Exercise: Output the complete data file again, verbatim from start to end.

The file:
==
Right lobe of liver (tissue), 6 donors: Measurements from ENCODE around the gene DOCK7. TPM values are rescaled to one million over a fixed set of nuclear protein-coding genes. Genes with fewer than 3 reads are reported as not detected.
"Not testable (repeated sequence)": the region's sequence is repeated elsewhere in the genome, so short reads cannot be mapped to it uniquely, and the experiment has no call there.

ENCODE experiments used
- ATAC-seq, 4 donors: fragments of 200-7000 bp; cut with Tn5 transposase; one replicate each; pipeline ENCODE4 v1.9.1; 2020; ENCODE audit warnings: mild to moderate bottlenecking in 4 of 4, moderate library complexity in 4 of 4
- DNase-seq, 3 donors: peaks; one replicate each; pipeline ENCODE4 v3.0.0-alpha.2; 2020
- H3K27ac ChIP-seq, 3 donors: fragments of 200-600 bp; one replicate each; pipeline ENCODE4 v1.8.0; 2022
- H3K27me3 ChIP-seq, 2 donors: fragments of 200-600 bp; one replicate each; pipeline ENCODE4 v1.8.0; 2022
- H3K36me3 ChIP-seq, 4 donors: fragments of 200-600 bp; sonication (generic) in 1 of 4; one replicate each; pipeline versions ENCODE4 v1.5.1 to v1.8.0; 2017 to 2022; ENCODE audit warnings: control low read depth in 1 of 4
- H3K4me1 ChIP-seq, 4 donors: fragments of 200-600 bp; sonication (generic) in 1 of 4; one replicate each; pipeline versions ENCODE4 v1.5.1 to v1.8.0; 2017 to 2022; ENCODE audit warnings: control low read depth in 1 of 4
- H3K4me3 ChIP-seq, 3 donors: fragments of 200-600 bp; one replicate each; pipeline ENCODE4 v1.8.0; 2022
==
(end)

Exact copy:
Right lobe of liver (tissue), 6 donors: Measurements from ENCODE around the gene DOCK7. TPM values are rescaled to one million over a fixed set of nuclear protein-coding genes. Genes with fewer than 3 reads are reported as not detected.
"Not testable (repeated sequence)": the region's sequence is repeated elsewhere in the genome, so short reads cannot be mapped to it uniquely, and the experiment has no call there.

ENCODE experiments used
- ATAC-seq, 4 donors: fragments of 200-7000 bp; cut with Tn5 transposase; one replicate each; pipeline ENCODE4 v1.9.1; 2020; ENCODE audit warnings: mild to moderate bottlenecking in 4 of 4, moderate library complexity in 4 of 4
- DNase-seq, 3 donors: peaks; one replicate each; pipeline ENCODE4 v3.0.0-alpha.2; 2020
- H3K27ac ChIP-seq, 3 donors: fragments of 200-600 bp; one replicate each; pipeline ENCODE4 v1.8.0; 2022
- H3K27me3 ChIP-seq, 2 donors: fragments of 200-600 bp; one replicate each; pipeline ENCODE4 v1.8.0; 2022
- H3K36me3 ChIP-seq, 4 donors: fragments of 200-600 bp; sonication (generic) in 1 of 4; one replicate each; pipeline versions ENCODE4 v1.5.1 to v1.8.0; 2017 to 2022; ENCODE audit warnings: control low read depth in 1 of 4
- H3K4me1 ChIP-seq, 4 donors: fragments of 200-600 bp; sonication (generic) in 1 of 4; one replicate each; pipeline versions ENCODE4 v1.5.1 to v1.8.0; 2017 to 2022; ENCODE audit warnings: control low read depth in 1 of 4
- H3K4me3 ChIP-seq, 3 donors: fragments of 200-600 bp; one replicate each; pipeline ENCODE4 v1.8.0; 2022